We stopped for a snack at the little shelter at Round Top.
The shelter was behind me when I took this picture.
My neighbor had told us that, as long as we were fairly confident in our snowplowing skills, we could take any of the many side trails (probably skipping the black ones) back down to the lodge. The Three Mile Trail we’d come up on was the least steep way to get back down the mountain, though, and I was confident that it would test my snowplowing skills plenty. So, after a few handfuls of trailmix, we started back down the way we’d come.
This ski on the side of the trail served to show the depth of the snow. Almost 16″ when we were there.
The hill on the way back down was fairly moderate, but challenging and fast enough to supply a small dose of excitement. It was mostly just beautiful and a lot of fun.
When we got back down, Rebecca wanted to sit for a while and enjoy the sun. I was eager to explore more trails, so she told me to go. I took the Gandalf Glade trail for a while, then headed back to meet her for some lunch. There was a long line in the cafe, and very limited seating. Rebecca waited in the line to order our food while I scouted out a place for us to sit. I found one chair at a table full of people and figured somebody else would get up before Rebecca returned with our food. They were still there when she came over, but they saw that she needed a seat and were nice enough to get up so she could sit.
We shared a bowl of Mediterranean Chickpea soup, which was delicious. It came with two garlic bread sticks, that were also very good. We also split a hummus sandwich, a brownie and a molasses cookie. The food was all fresh and homemade and delicious. For the price, ($8.50) I thought they were a little skimpy with the hummus on the sandwich, and I would have preferred another choice for a side, in addition to the tortilla chips that came with it. Over-all, though, I was very happy with my healthy and tasty lunch. I would happily eat there again.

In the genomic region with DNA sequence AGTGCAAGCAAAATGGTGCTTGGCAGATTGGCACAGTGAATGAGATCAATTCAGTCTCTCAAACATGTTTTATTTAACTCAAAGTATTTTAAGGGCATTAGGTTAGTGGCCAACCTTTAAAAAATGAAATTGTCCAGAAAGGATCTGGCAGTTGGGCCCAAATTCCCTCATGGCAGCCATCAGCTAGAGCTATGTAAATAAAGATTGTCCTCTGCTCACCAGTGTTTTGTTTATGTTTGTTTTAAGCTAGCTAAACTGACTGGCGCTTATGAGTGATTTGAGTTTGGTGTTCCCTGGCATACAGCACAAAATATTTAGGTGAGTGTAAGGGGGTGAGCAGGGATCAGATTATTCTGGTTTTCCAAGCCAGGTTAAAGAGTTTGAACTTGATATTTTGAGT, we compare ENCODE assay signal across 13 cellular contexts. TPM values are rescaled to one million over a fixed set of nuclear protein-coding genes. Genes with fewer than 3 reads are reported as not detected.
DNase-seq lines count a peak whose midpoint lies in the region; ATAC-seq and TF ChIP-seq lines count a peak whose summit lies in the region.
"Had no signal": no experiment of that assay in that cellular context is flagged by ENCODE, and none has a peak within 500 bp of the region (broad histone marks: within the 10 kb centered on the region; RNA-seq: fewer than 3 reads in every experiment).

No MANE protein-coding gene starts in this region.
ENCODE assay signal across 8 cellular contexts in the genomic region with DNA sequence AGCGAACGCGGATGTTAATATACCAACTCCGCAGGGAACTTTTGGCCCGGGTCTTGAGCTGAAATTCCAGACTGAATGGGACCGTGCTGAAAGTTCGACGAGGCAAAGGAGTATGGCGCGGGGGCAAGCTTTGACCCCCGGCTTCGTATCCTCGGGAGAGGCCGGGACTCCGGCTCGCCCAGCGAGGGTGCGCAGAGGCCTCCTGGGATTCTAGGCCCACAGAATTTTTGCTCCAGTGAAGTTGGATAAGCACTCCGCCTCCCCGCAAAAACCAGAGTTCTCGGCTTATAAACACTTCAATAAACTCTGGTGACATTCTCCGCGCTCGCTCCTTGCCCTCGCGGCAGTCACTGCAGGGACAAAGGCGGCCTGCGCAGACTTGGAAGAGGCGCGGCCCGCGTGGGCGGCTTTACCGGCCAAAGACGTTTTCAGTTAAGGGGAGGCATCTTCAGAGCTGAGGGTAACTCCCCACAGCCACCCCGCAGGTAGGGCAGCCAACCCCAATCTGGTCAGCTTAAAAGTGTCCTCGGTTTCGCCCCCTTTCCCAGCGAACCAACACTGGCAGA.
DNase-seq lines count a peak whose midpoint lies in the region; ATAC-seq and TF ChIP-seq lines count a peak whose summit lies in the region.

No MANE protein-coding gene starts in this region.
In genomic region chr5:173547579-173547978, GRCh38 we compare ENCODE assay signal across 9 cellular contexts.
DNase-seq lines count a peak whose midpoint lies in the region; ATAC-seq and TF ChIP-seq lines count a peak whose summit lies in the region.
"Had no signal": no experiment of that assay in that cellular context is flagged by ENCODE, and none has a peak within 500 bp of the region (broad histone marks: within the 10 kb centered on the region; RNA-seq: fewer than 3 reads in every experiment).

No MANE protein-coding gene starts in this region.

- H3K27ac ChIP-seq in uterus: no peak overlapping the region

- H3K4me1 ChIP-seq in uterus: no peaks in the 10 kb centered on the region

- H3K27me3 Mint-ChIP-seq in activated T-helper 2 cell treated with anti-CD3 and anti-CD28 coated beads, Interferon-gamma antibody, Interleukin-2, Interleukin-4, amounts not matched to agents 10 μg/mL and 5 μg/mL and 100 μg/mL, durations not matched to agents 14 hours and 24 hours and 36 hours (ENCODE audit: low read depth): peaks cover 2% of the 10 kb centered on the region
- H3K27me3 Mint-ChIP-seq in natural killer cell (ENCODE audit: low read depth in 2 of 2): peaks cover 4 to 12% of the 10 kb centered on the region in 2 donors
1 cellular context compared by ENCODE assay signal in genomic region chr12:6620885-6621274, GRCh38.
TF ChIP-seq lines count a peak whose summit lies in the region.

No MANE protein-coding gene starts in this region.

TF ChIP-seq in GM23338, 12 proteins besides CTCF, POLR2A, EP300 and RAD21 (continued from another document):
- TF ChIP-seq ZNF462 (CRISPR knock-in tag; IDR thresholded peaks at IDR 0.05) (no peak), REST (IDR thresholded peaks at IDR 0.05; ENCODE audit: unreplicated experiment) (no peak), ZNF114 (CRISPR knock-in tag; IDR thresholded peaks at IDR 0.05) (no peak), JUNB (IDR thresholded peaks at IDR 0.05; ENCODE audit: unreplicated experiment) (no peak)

With full stomachs, we went back out to explore the trails through the meadows around the lodge.
I wanted to ski as long as possible, but the sun was sinking low over the mountain, and I wanted to get back over the first mountain pass before the road had time to refreeze.
So, reluctantly, we returned our skis and headed back to the car. We quickly realized that we were stuck. I backed out fine, but as soon as I tried to head up the small incline leading out of the lot, my tires just spun and spun. We weren’t the only ones. Two other cars were stuck. Somebody had a tow rope, and offered to tow us all out. They towed the big SUV out, but there was nowhere to tie a rope to my tiny little car. Everybody worked together to push my car out. I was extremely appreciative. I still can’t believe the ski area didn’t put some gravel or something down. I guess they expect (probably rightfully so) their patrons to drive cars equipped to deal with snowy conditions.
We could not have asked for better weather, or a more perfect day of skiing. I can’t wait to go back. My next car might need to be a four wheel drive.